The only current "evidence" for blaming carbon emissions are scientific models (and the fact that there are few contradictory observations). Historically, science has not progressed by calculations and models, but by repeatable observations. Some theories held by science authorities have turned out to be spectacularly wrong: heavier-than-air flight is impossible, the sun orbits the earth, etc. For excellent reasons, we have much more confidence in observations by several independent parties than in models produced by a small set of related parties!
Let's return to the interaction between science and politics. By 2000 the political system had responded to the strong scientific case that carbon emissions caused global warming by creating thousands of bureaucratic and science jobs aimed at more research and at curbing carbon emissions.
"Science has not progressed by calculations and models, but by repeatable observations."
But after 2000 the case against carbon emissions gradually got weaker. Future evidence might strengthen or further weaken it. At what stage of the weakening should the science community alert the political system that carbon emissions might not be the main cause of global warming?
None of the new evidence actually says that carbon emissions are definitely not the cause of global warming, there are lots of good science jobs potentially at stake, and if the scientific message wavers then it might be difficult to later recapture the attention of the political system. What has happened is that most research efforts since 1990 have assumed that carbon emissions were the cause, and the alternatives get much less research or political attention.
Unfortunately politics and science have become even more entangled. Climate change has become a partisan political issue, so positions become more entrenched. Politicians and the public prefer simple and less-nuanced messages. At the moment the political climate strongly blames carbon emissions, to the point of silencing critics.
The integrity of the scientific community will win out in the end, following the evidence wherever it leads. But in the meantime, the effect of the political climate is that most people are overestimating the evidence that carbon emissions are the main cause of global warming.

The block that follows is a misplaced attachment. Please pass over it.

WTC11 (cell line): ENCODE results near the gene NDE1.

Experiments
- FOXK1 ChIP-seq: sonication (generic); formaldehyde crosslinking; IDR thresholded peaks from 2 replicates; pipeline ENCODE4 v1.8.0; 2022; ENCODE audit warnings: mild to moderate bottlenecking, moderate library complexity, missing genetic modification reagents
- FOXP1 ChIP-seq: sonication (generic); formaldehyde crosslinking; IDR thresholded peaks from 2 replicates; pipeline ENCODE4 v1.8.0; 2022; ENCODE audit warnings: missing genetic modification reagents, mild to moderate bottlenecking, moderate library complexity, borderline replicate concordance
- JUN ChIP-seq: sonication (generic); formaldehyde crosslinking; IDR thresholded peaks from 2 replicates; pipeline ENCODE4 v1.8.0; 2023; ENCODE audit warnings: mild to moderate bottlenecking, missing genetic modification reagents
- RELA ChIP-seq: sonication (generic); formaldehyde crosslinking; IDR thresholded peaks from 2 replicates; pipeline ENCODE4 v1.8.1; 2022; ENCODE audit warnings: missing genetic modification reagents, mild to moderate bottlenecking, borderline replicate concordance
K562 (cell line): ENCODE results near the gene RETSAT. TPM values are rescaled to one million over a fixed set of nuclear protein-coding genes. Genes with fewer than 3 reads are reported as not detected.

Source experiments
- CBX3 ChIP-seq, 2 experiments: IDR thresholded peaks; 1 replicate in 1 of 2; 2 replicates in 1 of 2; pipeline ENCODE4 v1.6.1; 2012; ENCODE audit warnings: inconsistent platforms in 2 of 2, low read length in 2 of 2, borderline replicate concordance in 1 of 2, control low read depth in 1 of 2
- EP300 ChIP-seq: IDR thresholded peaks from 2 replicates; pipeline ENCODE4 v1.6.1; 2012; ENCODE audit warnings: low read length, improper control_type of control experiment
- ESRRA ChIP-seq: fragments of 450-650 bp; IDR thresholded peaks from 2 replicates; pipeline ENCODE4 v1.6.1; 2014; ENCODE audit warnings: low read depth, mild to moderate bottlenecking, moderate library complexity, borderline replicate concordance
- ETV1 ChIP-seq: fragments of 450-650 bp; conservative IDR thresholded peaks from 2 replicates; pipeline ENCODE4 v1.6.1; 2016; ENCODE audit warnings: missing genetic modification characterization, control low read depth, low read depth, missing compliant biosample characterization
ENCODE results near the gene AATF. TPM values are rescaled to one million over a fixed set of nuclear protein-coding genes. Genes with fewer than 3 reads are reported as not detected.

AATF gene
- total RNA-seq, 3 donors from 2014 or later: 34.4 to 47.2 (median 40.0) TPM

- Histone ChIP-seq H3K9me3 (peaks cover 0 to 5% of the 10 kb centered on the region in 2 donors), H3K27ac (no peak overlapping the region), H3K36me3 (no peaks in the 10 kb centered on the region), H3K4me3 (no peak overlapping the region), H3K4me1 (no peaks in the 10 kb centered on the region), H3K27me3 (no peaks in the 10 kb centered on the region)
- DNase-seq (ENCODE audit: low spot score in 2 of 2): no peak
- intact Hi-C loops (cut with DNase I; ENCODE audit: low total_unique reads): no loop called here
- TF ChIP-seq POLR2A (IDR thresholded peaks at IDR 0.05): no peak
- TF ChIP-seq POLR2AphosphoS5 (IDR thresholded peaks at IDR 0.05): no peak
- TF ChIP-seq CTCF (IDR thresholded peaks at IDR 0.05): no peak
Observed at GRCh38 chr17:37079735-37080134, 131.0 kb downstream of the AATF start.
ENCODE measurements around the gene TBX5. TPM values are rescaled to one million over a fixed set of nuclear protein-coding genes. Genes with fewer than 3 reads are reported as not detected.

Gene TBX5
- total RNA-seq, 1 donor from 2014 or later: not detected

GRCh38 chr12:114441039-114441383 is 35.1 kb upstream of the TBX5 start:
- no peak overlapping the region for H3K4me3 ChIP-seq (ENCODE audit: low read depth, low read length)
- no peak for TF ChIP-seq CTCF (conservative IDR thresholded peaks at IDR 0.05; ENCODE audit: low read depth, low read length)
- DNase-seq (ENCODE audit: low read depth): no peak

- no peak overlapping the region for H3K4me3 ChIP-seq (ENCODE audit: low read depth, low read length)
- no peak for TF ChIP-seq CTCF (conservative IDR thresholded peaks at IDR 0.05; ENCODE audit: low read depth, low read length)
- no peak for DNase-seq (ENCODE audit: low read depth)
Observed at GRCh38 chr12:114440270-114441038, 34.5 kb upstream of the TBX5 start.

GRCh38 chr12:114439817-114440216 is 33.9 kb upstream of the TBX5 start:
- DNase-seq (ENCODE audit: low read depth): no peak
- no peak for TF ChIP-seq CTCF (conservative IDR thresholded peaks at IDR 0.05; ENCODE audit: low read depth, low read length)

I recently bet $6,000 that the rate of global warming would slow in the next two decades. Carbon emissions might be the dominant cause of global warming, but I reckon that probability to be 20% rather than the 90% the IPCC estimates.
I worry that politics could seriously distort the science. Suppose that carbon taxes are widely enacted, but that the rate of global warming increase starts to decline by 2015. The political system might pressure scientists to provide justifications for the taxes.
Imagine the following scenario. Carbon emissions cause some warming, maybe 0.05C/decade. But the current warming rate of 0.20C/decade is mainly due to some natural cause, which in 15 years has run its course and reverses. So by 2025 global temperatures start dropping. In the meantime, on the basis of models from a small group of climate scientists but with no observational evidence (because the small warming due to carbon emissions is masked by the larger natural warming), the world has dutifully paid an enormous cost to curb carbon emissions.
Politicians, expressing the anger and apparent futility of all the unnecessary poverty and effort, lead the lynching of the high priests with their opaque models. Ironically, because carbon emissions are raising the temperature baseline around which natural variability occurs, carbon emissions might need curbing after all. Maybe. The current situation is characterized by a lack of observational evidence, so no one knows yet.
Some people take strong rhetorical positions on global warming. But the cause of global warming is not just another political issue, subject to endless debate and distortions. The cause of global warming is an issue that falls into the realm of science, because it is falsifiable. No amount of human posturing will affect what the cause is. It just physically is there, and after sufficient research and time we will know what it is.